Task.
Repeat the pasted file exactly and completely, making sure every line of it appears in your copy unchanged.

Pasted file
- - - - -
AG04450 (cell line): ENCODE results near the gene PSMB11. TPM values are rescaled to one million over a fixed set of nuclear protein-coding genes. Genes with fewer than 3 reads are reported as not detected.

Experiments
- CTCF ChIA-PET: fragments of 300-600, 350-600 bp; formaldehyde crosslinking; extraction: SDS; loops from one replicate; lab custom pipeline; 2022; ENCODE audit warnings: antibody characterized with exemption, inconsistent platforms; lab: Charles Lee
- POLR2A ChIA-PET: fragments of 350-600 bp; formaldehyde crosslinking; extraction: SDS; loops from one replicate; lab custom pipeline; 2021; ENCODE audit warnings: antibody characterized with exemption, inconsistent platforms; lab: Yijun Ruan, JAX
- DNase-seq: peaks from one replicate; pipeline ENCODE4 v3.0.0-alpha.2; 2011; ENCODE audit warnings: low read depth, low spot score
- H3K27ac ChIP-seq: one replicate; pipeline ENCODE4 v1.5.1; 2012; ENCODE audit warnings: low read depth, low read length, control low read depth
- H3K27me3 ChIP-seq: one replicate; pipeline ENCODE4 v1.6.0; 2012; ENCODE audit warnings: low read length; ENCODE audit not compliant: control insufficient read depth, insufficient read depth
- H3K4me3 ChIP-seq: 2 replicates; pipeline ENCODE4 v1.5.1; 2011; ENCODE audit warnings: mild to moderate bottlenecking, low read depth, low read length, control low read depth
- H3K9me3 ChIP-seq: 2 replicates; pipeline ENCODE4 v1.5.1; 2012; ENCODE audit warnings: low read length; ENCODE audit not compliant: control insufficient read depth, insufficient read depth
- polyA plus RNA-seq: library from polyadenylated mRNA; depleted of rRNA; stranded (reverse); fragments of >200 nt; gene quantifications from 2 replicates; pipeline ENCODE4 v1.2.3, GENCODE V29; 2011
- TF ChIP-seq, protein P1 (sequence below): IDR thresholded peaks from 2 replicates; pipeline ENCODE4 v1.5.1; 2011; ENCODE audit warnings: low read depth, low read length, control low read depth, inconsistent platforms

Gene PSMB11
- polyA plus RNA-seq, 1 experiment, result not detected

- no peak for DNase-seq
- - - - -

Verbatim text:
AG04450 (cell line): ENCODE results near the gene PSMB11. TPM values are rescaled to one million over a fixed set of nuclear protein-coding genes. Genes with fewer than 3 reads are reported as not detected.

Experiments
- CTCF ChIA-PET: fragments of 300-600, 350-600 bp; formaldehyde crosslinking; extraction: SDS; loops from one replicate; lab custom pipeline; 2022; ENCODE audit warnings: antibody characterized with exemption, inconsistent platforms; lab: Charles Lee
- POLR2A ChIA-PET: fragments of 350-600 bp; formaldehyde crosslinking; extraction: SDS; loops from one replicate; lab custom pipeline; 2021; ENCODE audit warnings: antibody characterized with exemption, inconsistent platforms; lab: Yijun Ruan, JAX
- DNase-seq: peaks from one replicate; pipeline ENCODE4 v3.0.0-alpha.2; 2011; ENCODE audit warnings: low read depth, low spot score
- H3K27ac ChIP-seq: one replicate; pipeline ENCODE4 v1.5.1; 2012; ENCODE audit warnings: low read depth, low read length, control low read depth
- H3K27me3 ChIP-seq: one replicate; pipeline ENCODE4 v1.6.0; 2012; ENCODE audit warnings: low read length; ENCODE audit not compliant: control insufficient read depth, insufficient read depth
- H3K4me3 ChIP-seq: 2 replicates; pipeline ENCODE4 v1.5.1; 2011; ENCODE audit warnings: mild to moderate bottlenecking, low read depth, low read length, control low read depth
- H3K9me3 ChIP-seq: 2 replicates; pipeline ENCODE4 v1.5.1; 2012; ENCODE audit warnings: low read length; ENCODE audit not compliant: control insufficient read depth, insufficient read depth
- polyA plus RNA-seq: library from polyadenylated mRNA; depleted of rRNA; stranded (reverse); fragments of >200 nt; gene quantifications from 2 replicates; pipeline ENCODE4 v1.2.3, GENCODE V29; 2011
- TF ChIP-seq, protein P1 (sequence below): IDR thresholded peaks from 2 replicates; pipeline ENCODE4 v1.5.1; 2011; ENCODE audit warnings: low read depth, low read length, control low read depth, inconsistent platforms

Gene PSMB11
- polyA plus RNA-seq, 1 experiment, result not detected

- no peak for DNase-seq